Maintaining focus and energy across the workday can be a challenge, but experts have several common-sense tips for maximizing your productivity, Carolyn O'Hara writes in the Harvard Business Review.
1. Plan your workload. "There are a few optimal windows for doing your most creative and focused work," says Christopher Barnes, an assistant professor of management at the University of Washington's Foster School of Business. Detail-oriented work and strategic thinking should occur during high-energy windows, which for most people are in the mid-morning and late afternoon. Low-focus tasks "that are like muscle memory work"—such as clearing out your inbox—can fill in the gaps, says Carson Tate, author of a book on personal productivity.
Productivity—it's just a state of mind
2. Stay active. Short bursts of physical activity throughout the day can increase focus dramatically. Tate suggests taking short bouts of stretching and holding walking meetings and to stay alert. Barnes also notes that regular exercise outside the office will boost your baseline energy level.
3. Meditate. "Mindfulness exercises are a great way to engage in restoration," Barnes says. Research suggests just a few minutes of meditation can decrease stress and enhance focus. Even if you do not have time to meditate, Barnes says a few "deep belly breaths give us a lot more oxygen, which will give you a boost."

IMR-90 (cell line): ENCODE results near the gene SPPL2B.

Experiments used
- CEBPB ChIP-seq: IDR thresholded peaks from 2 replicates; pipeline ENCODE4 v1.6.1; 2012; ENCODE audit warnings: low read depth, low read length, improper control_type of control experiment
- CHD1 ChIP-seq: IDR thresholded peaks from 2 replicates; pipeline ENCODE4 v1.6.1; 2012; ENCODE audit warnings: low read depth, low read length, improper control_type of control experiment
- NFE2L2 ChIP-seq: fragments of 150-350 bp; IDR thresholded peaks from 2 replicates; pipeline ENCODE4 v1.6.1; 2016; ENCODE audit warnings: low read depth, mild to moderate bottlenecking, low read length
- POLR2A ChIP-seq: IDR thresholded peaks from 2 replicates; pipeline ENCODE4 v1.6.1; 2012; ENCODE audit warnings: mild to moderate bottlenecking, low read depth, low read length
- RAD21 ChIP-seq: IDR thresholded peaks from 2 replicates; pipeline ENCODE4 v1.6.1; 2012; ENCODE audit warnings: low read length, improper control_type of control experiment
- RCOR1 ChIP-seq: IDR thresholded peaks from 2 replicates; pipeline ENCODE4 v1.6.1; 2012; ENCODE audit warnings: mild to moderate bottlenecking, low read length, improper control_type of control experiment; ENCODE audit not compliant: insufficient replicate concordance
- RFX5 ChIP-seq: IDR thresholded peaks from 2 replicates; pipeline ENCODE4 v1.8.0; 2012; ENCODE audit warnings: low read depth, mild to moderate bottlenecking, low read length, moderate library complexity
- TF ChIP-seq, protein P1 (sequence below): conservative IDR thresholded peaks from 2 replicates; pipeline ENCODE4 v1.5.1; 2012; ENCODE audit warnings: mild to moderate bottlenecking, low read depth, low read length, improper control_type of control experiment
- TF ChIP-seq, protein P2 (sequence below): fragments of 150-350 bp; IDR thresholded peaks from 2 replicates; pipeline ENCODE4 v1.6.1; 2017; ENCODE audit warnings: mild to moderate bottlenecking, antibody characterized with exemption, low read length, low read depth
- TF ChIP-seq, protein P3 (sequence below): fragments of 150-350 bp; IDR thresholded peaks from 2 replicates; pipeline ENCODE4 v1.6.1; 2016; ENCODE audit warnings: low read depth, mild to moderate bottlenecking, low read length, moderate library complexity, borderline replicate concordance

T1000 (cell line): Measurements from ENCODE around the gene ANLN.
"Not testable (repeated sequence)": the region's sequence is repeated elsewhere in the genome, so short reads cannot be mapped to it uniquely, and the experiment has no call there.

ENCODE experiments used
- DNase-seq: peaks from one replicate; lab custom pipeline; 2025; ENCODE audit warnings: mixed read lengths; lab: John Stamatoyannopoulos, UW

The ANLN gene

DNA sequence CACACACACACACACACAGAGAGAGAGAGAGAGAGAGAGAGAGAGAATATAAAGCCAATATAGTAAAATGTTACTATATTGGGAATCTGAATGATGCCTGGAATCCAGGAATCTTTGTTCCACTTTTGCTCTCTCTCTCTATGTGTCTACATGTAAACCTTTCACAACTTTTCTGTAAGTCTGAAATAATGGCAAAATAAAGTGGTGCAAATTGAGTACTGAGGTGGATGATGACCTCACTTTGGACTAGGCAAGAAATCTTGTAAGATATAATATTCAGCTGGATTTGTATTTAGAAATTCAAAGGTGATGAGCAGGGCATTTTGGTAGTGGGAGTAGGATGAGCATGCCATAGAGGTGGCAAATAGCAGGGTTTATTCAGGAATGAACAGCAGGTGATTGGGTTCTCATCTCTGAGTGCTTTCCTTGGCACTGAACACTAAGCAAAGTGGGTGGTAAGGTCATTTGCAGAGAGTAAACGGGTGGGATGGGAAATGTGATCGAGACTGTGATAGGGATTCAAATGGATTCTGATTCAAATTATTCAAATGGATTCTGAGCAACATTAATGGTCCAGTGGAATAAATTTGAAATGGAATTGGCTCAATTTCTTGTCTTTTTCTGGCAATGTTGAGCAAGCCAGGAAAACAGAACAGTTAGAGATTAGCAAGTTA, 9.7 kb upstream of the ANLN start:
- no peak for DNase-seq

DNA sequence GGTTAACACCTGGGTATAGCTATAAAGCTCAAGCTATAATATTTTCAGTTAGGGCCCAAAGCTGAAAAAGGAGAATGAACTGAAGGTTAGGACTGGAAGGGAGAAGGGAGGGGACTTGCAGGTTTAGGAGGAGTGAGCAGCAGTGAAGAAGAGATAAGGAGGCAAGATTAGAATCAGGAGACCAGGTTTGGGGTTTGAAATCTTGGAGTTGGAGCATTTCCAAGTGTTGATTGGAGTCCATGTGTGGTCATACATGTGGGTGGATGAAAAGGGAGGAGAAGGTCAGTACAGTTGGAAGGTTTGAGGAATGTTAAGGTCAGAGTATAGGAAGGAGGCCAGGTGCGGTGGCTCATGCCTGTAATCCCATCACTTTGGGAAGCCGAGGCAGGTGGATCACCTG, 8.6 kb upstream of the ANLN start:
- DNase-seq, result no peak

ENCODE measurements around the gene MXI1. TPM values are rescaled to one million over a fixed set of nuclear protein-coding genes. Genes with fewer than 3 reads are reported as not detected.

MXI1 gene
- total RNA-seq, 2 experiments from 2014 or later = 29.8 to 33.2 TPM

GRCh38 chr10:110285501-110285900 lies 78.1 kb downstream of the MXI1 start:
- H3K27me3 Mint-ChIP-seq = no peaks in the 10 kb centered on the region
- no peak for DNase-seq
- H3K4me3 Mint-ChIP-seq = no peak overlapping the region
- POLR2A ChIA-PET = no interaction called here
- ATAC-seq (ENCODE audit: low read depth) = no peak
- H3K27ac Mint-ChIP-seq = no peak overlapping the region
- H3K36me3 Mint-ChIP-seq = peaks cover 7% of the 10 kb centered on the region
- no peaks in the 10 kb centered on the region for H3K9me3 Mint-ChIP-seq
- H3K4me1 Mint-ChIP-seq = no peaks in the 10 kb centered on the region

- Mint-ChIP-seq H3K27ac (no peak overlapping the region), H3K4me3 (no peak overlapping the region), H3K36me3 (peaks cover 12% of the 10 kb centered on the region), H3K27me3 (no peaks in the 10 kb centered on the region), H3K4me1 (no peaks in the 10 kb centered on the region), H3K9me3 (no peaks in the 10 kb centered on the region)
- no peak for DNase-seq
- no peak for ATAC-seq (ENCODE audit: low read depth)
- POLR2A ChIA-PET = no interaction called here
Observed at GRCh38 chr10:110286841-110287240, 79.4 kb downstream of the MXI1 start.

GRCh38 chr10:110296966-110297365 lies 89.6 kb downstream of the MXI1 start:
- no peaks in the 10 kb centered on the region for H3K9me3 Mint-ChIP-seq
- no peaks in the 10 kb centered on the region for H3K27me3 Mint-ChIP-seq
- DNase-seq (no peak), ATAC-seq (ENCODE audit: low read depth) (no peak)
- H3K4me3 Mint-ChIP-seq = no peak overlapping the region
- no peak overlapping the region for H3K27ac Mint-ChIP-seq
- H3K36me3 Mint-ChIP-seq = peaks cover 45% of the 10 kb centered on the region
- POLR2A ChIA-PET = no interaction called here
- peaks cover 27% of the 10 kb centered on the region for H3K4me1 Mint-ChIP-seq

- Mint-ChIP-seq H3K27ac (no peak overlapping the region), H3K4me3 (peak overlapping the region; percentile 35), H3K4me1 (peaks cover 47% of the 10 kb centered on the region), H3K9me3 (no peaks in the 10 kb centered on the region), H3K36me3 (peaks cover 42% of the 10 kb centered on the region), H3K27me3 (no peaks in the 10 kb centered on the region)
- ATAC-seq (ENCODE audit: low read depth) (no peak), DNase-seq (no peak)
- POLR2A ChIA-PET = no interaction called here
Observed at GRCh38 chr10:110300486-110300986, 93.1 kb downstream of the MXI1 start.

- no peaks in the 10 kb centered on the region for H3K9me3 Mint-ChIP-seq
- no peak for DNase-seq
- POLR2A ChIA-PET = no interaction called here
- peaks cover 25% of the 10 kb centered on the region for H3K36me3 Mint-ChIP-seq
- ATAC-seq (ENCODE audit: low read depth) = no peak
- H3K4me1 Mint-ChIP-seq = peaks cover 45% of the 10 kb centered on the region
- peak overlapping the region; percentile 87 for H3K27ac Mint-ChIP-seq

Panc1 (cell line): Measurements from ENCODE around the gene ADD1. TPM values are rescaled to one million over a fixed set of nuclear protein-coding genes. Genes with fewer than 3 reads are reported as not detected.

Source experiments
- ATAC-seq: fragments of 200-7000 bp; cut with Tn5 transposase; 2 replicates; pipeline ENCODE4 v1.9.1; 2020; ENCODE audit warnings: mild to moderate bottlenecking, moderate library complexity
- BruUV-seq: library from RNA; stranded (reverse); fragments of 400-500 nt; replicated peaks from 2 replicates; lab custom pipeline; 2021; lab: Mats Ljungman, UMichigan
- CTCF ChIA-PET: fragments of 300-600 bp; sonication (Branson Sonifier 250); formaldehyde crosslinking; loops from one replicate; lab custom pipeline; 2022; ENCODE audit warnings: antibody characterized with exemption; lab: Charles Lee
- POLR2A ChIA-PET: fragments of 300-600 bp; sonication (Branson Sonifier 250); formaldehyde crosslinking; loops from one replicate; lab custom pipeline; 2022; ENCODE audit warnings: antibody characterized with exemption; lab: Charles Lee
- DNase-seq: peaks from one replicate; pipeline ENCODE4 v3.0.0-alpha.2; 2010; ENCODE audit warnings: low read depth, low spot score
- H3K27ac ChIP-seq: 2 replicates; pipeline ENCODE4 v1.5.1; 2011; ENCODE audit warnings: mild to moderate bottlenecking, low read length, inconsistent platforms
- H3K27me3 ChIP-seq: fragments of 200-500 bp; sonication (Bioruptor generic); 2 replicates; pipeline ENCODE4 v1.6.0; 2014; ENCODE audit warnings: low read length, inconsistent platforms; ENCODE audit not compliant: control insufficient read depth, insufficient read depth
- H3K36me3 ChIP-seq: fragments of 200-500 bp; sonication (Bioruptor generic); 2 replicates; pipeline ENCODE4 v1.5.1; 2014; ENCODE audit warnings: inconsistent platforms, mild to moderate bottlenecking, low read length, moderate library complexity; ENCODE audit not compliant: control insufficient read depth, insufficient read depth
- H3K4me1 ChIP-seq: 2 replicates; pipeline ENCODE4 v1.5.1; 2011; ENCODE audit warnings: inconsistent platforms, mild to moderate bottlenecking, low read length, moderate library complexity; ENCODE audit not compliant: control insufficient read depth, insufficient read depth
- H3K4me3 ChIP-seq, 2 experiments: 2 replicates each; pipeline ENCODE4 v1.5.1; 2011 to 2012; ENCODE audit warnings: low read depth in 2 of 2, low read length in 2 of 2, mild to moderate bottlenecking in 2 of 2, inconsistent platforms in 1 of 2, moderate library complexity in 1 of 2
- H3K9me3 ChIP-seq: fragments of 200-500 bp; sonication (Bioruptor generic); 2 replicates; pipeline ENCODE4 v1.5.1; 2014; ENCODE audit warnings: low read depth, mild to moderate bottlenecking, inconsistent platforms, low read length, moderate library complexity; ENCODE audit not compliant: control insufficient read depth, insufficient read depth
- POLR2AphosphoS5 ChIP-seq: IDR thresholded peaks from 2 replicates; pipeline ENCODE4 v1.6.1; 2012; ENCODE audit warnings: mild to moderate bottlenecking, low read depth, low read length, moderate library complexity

4. Avoid caffeine. While many workers rely on coffee to keep them going throughout the day, Barnes says the drink does not provide the benefits many think it does. "All it's doing is masking the effects of your low energy," he explains. Instead, steer clear of caffeine to reduce your tolerance and only use it when strategically necessary.
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5. Pump up (or down) the volume. "Music is a great way to rev up or calm down," Tate notes. What you listen to is less important than how it makes you feel. A fast-paced song may help some people get more energized, while laid-back music might help to keep you focused.
6. Power down. Constantly looking at electronic devices—like a smartphone—can harm the quality of your sleep. The blue light inhibits the production of a sleep-inducing hormone, writes O'Hara. "The worst thing you can do is use your phone in bed," Barnes warns.
7. Sleep more. "If you want to excel at anything, go to bed," Tate says. While many people think they can get by on five or six hours of sleep, research suggests otherwise, Barnes notes. For instance, a 2009 study found people who were chronically sleep deprived experienced a dip in cognitive performance equivalent to being legally drunk (O'Hara, Harvard Business Review, 7/1).
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